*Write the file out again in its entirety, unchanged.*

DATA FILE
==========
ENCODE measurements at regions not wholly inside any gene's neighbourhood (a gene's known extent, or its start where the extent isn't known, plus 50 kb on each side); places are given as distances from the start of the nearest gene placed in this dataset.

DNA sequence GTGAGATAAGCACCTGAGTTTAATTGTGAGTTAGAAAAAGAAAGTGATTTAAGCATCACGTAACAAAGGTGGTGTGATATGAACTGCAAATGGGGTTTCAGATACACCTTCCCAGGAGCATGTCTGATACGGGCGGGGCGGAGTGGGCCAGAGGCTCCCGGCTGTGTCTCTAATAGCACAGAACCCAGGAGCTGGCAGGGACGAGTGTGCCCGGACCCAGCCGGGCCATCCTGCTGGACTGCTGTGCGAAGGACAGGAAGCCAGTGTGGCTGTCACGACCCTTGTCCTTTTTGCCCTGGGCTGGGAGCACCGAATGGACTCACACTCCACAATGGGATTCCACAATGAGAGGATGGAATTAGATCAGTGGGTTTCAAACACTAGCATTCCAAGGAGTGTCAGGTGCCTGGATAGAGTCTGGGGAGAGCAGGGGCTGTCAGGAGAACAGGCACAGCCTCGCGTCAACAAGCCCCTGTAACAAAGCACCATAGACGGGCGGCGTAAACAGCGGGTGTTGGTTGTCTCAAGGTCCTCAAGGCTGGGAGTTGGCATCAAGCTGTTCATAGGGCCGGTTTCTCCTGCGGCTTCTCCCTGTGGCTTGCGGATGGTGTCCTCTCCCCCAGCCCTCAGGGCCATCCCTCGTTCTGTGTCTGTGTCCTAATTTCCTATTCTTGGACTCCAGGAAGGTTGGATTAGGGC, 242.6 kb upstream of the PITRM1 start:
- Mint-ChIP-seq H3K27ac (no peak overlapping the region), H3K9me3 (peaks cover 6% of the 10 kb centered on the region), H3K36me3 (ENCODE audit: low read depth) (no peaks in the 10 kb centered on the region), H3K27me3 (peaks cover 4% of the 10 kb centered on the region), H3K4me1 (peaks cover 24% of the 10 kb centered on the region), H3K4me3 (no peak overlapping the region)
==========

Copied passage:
ENCODE measurements at regions not wholly inside any gene's neighbourhood (a gene's known extent, or its start where the extent isn't known, plus 50 kb on each side); places are given as distances from the start of the nearest gene placed in this dataset.

DNA sequence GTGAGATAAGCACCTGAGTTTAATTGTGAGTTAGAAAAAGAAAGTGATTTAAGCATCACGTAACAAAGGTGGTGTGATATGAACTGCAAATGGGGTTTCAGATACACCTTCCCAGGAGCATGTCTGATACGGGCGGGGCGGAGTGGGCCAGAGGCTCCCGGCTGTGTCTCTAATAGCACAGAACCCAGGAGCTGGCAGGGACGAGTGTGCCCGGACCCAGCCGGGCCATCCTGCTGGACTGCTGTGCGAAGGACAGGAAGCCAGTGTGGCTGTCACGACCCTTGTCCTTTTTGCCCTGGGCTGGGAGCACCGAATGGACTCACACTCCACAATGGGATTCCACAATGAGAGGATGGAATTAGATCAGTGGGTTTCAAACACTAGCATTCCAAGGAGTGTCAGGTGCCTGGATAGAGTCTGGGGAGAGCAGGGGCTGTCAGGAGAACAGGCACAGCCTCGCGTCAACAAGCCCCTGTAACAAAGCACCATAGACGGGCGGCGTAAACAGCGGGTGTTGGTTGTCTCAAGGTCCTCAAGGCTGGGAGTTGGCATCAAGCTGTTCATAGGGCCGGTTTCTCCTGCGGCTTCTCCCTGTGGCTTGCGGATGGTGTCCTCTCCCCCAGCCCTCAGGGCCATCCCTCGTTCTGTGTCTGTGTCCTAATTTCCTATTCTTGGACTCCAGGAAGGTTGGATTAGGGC, 242.6 kb upstream of the PITRM1 start:
- Mint-ChIP-seq H3K27ac (no peak overlapping the region), H3K9me3 (peaks cover 6% of the 10 kb centered on the region), H3K36me3 (ENCODE audit: low read depth) (no peaks in the 10 kb centered on the region), H3K27me3 (peaks cover 4% of the 10 kb centered on the region), H3K4me1 (peaks cover 24% of the 10 kb centered on the region), H3K4me3 (no peak overlapping the region)